Since the affinity trend is successfully reproduced, we can analyze the free energy components such as van der Waals (VDW), electrostatic, and solvation contributions to give detailed molecular information about the studied systems. The results of the predicted ΔGE→ES values and ΔEvdw, ΔEele, and ΔGsolv components for the complexes were summarized in Table 4. To get a better view on which energy terms have more impact on the change in PKA-substrate affinity, these individual energy components were carefully compared. From Table 4, it can be seen that ΔEvdw has the major favorable contribution to the total free energy, but there is no big difference among the ΔEvdw value for different PKA-substrate complexes. In this sense, the VDW energy term is not primarily responsible for differentiating the binding affinity of Kemptide and its mutants. The solvation term also has the same effect in all the PKA-substrate complexes with a favorable contribution to the global free energy. These terms neither influence the difference between the calculated ΔΔGE→ES values.

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Table 4. Predicted relative MM-GBSA free energies (kcal/mol) and individual energy terms of the complexes between mutant peptides derived from Kemptide and PKA.

https://doi.org/10.1371/journal.pone.0109639.t004

The most important term which dictates the difference in the binding affinity is ΔEele. The better binding of Kemptide gains over 6.81 kcal/mol of ΔEele value compared with the next favourable value for a mutant (R18Hp). In this sense, ΔEele is the key factor for the more favorable free energy value for Kemptide. This is in agreement with the previous analysis of the importance of HB contributions. It is noteworthy that the ΔEele value opposes affinity for the mutant models that contain the histidine residues Hδ, Hε, and Hp at position 19.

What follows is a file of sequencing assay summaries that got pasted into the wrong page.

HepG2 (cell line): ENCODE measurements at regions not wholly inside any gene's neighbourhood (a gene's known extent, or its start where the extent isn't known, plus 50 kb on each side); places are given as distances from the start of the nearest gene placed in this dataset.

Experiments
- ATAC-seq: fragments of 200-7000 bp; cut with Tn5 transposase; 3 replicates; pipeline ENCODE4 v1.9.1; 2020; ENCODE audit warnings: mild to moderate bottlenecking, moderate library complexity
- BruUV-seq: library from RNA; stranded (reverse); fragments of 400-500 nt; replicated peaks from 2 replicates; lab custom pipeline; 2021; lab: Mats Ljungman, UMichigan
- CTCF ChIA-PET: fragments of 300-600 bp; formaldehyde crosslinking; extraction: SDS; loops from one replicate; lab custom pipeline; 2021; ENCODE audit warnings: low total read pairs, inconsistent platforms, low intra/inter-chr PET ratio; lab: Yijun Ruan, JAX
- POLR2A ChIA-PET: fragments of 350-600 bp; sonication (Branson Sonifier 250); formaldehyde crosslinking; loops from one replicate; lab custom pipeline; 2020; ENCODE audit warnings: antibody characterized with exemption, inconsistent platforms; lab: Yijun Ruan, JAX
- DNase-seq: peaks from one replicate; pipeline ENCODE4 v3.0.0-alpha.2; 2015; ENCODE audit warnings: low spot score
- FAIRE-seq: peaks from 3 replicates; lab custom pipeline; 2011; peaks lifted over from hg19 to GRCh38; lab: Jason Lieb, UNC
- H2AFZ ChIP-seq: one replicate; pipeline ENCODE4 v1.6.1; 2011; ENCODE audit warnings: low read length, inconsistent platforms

Analysis of the shorter chain peptides derived from Kemptide

MD simulations of the PKA-substrate systems including Kemptide-derived shorter chain peptides have stable rmsd values after the equilibration process (2.0 ns). After this time step, the effect of the removal of residues in PKA-substrate affinity was examined. The occupancies of the HBs formed between the substrates and PKA were identified by measuring the donor-aceptor distances during MD simulations (cutoff of 3.5 Å was used to consider that a donor-aceptor distance is equivalent to an HB; Table 5). The analysis of Table 5 shows that the interactions described above between the substrate residues Arg18, Arg19, Ser21, and Leu22 and the PKA residues and ATP are conserved in shorter chain peptides when the complexes are formed.

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Table 5. Hydrogen-Bond occupancies analysis from the results of MD simulations for the peptide-PKA interactions for shorter chain peptides derived from Kemptide (WT).

https://doi.org/10.1371/journal.pone.0109639.t005

In general, the analysis of the models allows explaining the experimental thermodynamic data, but we also accomplished MM-GBSA free energy calculations to get quantitative estimates for the binding free energies of the shorter chain peptides inside the PKA active site (Table 6). We observed that the lack of the substrate residues Leu17 (in the peptide RRASLG) and Gly23 (in the peptide LRRASL) does not lead to a lack of important PKA-substrate interactions, which is reflected in small experimental and calculated ΔΔG values (Tables 1 and 6). On the other hand, the lack of the substrate residue Arg18 (in the peptide RASLG) leads to the lack of the interactions represented in the Figure 5b, which has a great influence in experimental ΔΔGE→ES and ΔΔGE→TS values (Table 2). This effect was perceived in the theoretical calculation (calculated ΔΔGE→ES  = 20.20 kcal/mol).